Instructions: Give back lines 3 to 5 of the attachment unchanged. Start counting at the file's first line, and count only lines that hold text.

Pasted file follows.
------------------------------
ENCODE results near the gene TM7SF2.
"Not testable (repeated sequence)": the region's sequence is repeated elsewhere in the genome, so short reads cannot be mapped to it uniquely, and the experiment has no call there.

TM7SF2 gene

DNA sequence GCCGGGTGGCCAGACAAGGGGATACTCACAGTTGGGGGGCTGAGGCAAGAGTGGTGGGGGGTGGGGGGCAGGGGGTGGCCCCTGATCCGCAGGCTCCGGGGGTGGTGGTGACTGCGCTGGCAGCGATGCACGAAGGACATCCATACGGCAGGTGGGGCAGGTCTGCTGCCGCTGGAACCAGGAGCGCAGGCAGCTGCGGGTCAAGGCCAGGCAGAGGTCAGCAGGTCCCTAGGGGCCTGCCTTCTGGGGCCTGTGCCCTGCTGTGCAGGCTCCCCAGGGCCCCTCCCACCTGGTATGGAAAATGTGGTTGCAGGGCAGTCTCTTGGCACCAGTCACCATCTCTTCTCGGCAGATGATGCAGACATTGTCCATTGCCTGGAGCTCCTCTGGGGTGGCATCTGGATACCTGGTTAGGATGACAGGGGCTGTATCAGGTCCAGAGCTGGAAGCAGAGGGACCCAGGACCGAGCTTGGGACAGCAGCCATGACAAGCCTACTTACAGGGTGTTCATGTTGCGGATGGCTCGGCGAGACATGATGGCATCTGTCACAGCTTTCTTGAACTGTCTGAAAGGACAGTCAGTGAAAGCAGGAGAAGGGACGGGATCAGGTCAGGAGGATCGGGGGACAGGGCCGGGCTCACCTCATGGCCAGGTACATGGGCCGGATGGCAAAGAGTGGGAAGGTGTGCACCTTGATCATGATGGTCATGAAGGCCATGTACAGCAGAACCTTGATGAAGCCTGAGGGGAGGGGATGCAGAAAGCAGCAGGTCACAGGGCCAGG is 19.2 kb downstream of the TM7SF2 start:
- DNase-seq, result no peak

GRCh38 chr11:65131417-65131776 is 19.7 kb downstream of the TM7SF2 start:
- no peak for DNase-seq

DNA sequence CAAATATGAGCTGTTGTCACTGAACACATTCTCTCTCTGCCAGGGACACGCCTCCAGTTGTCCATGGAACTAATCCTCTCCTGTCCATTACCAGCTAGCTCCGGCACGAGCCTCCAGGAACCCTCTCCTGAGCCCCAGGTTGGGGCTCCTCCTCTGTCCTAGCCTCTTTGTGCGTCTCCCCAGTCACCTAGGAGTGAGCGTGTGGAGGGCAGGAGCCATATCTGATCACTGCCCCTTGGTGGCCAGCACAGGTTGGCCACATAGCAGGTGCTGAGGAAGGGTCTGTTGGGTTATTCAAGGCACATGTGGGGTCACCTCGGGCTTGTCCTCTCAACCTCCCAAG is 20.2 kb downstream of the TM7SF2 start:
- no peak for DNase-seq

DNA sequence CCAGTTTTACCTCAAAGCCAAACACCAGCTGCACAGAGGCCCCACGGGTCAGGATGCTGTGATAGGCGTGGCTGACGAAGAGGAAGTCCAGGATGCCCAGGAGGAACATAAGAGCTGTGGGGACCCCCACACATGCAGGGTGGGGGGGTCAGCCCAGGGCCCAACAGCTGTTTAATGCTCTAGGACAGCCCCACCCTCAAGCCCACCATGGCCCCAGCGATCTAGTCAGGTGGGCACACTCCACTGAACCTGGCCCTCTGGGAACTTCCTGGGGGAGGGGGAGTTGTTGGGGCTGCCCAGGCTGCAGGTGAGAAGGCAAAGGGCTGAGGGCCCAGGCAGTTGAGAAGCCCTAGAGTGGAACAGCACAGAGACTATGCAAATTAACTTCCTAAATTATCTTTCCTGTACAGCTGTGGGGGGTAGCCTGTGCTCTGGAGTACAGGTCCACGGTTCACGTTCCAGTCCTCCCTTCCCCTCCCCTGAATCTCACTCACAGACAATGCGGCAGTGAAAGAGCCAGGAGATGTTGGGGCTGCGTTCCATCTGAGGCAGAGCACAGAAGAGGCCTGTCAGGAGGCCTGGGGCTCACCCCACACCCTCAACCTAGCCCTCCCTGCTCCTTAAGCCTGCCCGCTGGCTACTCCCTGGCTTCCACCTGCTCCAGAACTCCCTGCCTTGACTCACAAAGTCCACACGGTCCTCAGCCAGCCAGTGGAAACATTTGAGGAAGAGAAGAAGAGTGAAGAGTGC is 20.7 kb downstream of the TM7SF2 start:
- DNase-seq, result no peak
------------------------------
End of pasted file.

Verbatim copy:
TM7SF2 gene

DNA sequence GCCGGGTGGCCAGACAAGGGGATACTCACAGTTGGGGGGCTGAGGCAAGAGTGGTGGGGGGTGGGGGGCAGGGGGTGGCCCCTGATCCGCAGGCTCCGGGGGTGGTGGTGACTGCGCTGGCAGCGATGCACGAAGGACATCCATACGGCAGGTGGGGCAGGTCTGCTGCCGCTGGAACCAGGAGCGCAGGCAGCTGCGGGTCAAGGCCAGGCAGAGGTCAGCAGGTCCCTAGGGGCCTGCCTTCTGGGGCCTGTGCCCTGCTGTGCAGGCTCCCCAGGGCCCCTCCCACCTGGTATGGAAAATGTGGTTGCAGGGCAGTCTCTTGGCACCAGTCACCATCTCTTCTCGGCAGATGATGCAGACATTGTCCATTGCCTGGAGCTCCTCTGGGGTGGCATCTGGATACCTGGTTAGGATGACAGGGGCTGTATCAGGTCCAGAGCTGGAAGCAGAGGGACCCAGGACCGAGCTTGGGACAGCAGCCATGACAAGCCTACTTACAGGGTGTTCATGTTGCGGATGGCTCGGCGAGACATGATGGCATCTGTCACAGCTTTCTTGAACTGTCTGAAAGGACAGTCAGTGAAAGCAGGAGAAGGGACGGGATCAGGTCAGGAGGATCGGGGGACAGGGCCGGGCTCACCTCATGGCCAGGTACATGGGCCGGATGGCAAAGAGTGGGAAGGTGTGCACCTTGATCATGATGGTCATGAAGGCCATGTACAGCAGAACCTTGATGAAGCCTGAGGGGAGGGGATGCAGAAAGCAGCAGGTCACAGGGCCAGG is 19.2 kb downstream of the TM7SF2 start:
- DNase-seq, result no peak